5 ways to beat cyberfatigue

The echo chamber of doom around Australian SMBs susceptibility to cybercrime is a recipe for cyberfatigue – and tinnitus – if you give it too much attention. That’s not to discount the essence of the message, however. The Australian Small Business and Family Enterprise Ombudsman acknowledges that small businesses in Australia are indeed the targets of about half the cybercrime that’s perpetrated.

There are two ways SMBs can look at the immensity of the cybersecurity threat landscape. They can succumb to it by way of cyberfatigue or they can use it as a trigger to intensify their cyber resilience.

The following five steps are important ones you can take on the road from cyberfatigue and towards cyber resilience.

Create a cybersecurity plan

If your small business presently has no cybersecurity plan, the good news is that things can certainly get better. Cybersecurity plans vary in complexity and magnitude but even a basic one as a starting point can put into perspective the action you need to take to strengthen your cyber resilience.

Typical goals to set revolve around identifying the company assets you wish to protect, compliance obligations and showing clients you take data protection seriously. You also need to evaluate the biggest threats to your business and determine how each of your employees are going to be involved in protecting the company against these threats. Your plan of action will be stronger if you ensure all employees are aware of it and understand its importance.

Modernise your technology

Legacy technology, at its worst, isn’t just crusty – it can be toxic for SMBs trying to stay vigilant against advancing cyber threats. Modern cybersecurity today features technological advances in areas such as artificial intelligence, machine learning, user behaviour analysis and blockchain. Cloud security platforms such as Cisco Umbrella at the forefront of cybersecurity modernisation.

Umbrella’s layered defence, for example, enables SMBs to protect their users from cyber threats anywhere they access the internet. This technology offers small business owners intelligence to identify current and imminent threats, a birds-eye view of activity across all devices and ports and a shield to protect employees from phishing, malware and ransomware.

If you’re still in the world of hardware installations and manual software updates, cloud-based security solutions are one way to strengthen your cyber resilience without causing cyberfatigue.

Download the Cybersecurity Special Report

Discover how your small business can be better protected from cybersecurity threats.

Review your strategy

It’s a big step to have a cyber strategy but it should be regularly reviewed too. Some of the measures of your strategy’s effectiveness might be around cyber threat detection times, threat response times and the efficiency of recovery processes in the instance of an attack. This information is all valuable evidence you’re complying with laws and regulations and keeping your customers’ data safe.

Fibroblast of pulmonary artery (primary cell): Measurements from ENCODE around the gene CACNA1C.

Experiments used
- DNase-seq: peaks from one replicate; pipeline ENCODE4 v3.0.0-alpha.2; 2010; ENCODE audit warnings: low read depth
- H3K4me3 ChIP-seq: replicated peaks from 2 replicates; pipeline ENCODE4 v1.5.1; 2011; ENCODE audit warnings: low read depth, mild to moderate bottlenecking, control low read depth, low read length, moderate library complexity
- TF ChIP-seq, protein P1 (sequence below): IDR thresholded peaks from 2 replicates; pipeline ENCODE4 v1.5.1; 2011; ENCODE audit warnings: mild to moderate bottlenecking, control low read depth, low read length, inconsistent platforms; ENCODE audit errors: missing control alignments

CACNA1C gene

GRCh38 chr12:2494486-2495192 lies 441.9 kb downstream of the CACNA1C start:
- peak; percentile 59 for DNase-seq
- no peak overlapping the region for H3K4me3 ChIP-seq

Recovery practice

It’s definitely a good idea to know how you’ll address your customers, stakeholders and legal issues if your business ever is hit big by a cyber attack. It’s also important to know that statistics in the last few years indicate more than half of Australian small businesses who are hit by a cyber attack don’t survive more than six months.

If you sustain an attack, your incident response plan should outline your employees’ key roles and responsibilities, key tools you’ll need to respond, the authorities to alert, public relations management and the post-incident reviewing and reporting you’ll need to undertake.

Cyber liability insurance

Cyber liability insurance covers businesses for expenses and legal costs they incur when they’re subject to a data breach. Cyber liability insurance is obviously a blessing for SMB’s in extremely adverse circumstances but your investment in it is something to weigh up against the threats you identify your business is facing. Authorised insurance companies are listed on the Australian Prudential Regulatory Authority’s (APRA’s) register of general insurers and an insurance policy can be well worth it for the right small business.

All these factors are integral considerations in adopting a layered approach to cyber resilience. That approach, too, can ultimately prove the difference between your business’s success or failure, so it’s essential to give it due attention.

Discover how your small business can be better protected from cybersecurity threats. Sign up for a free trial of Cisco Umbrella.

Related Posts

Josh Jennings
Josh Jennings is a freelance journalist and copywriter who enjoys writing for a range of publications and clients about subjects including careers, employment, small business and tech/IT.

LEAVE A REPLY

Please enter your comment!
Please enter your name here